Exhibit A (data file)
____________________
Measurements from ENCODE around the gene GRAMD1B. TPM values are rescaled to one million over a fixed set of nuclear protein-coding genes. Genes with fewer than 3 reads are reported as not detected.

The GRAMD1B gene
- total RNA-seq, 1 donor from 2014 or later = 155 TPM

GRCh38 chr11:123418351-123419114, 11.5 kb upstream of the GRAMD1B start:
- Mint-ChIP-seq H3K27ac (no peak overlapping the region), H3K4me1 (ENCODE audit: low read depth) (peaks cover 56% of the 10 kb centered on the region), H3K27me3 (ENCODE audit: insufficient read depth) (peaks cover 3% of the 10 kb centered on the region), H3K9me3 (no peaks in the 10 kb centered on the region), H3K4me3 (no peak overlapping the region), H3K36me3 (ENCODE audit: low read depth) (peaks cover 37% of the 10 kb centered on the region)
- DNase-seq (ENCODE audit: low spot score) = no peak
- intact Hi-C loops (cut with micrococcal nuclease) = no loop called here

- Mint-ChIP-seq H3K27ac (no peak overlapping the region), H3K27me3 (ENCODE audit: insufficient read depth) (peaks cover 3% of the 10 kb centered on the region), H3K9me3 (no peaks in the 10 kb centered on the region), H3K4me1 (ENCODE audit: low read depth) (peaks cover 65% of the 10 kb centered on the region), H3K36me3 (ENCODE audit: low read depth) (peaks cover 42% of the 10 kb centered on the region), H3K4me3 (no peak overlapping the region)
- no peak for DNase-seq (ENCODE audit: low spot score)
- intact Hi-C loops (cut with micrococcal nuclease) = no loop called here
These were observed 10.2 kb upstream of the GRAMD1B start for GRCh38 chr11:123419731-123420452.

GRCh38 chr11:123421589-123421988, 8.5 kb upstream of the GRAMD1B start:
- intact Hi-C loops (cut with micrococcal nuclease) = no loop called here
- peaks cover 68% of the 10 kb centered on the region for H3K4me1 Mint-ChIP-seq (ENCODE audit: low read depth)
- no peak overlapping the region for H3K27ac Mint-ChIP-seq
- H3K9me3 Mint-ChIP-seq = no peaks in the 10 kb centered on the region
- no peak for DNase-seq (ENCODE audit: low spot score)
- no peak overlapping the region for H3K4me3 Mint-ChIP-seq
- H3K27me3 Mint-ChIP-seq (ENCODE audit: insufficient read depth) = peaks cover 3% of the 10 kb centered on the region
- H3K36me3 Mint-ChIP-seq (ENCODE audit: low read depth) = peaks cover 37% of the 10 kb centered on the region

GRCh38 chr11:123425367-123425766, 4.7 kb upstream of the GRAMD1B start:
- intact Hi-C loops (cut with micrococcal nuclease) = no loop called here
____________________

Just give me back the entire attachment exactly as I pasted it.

Measurements from ENCODE around the gene GRAMD1B. TPM values are rescaled to one million over a fixed set of nuclear protein-coding genes. Genes with fewer than 3 reads are reported as not detected.

The GRAMD1B gene
- total RNA-seq, 1 donor from 2014 or later = 155 TPM

GRCh38 chr11:123418351-123419114, 11.5 kb upstream of the GRAMD1B start:
- Mint-ChIP-seq H3K27ac (no peak overlapping the region), H3K4me1 (ENCODE audit: low read depth) (peaks cover 56% of the 10 kb centered on the region), H3K27me3 (ENCODE audit: insufficient read depth) (peaks cover 3% of the 10 kb centered on the region), H3K9me3 (no peaks in the 10 kb centered on the region), H3K4me3 (no peak overlapping the region), H3K36me3 (ENCODE audit: low read depth) (peaks cover 37% of the 10 kb centered on the region)
- DNase-seq (ENCODE audit: low spot score) = no peak
- intact Hi-C loops (cut with micrococcal nuclease) = no loop called here

- Mint-ChIP-seq H3K27ac (no peak overlapping the region), H3K27me3 (ENCODE audit: insufficient read depth) (peaks cover 3% of the 10 kb centered on the region), H3K9me3 (no peaks in the 10 kb centered on the region), H3K4me1 (ENCODE audit: low read depth) (peaks cover 65% of the 10 kb centered on the region), H3K36me3 (ENCODE audit: low read depth) (peaks cover 42% of the 10 kb centered on the region), H3K4me3 (no peak overlapping the region)
- no peak for DNase-seq (ENCODE audit: low spot score)
- intact Hi-C loops (cut with micrococcal nuclease) = no loop called here
These were observed 10.2 kb upstream of the GRAMD1B start for GRCh38 chr11:123419731-123420452.

GRCh38 chr11:123421589-123421988, 8.5 kb upstream of the GRAMD1B start:
- intact Hi-C loops (cut with micrococcal nuclease) = no loop called here
- peaks cover 68% of the 10 kb centered on the region for H3K4me1 Mint-ChIP-seq (ENCODE audit: low read depth)
- no peak overlapping the region for H3K27ac Mint-ChIP-seq
- H3K9me3 Mint-ChIP-seq = no peaks in the 10 kb centered on the region
- no peak for DNase-seq (ENCODE audit: low spot score)
- no peak overlapping the region for H3K4me3 Mint-ChIP-seq
- H3K27me3 Mint-ChIP-seq (ENCODE audit: insufficient read depth) = peaks cover 3% of the 10 kb centered on the region
- H3K36me3 Mint-ChIP-seq (ENCODE audit: low read depth) = peaks cover 37% of the 10 kb centered on the region

GRCh38 chr11:123425367-123425766, 4.7 kb upstream of the GRAMD1B start:
- intact Hi-C loops (cut with micrococcal nuclease) = no loop called here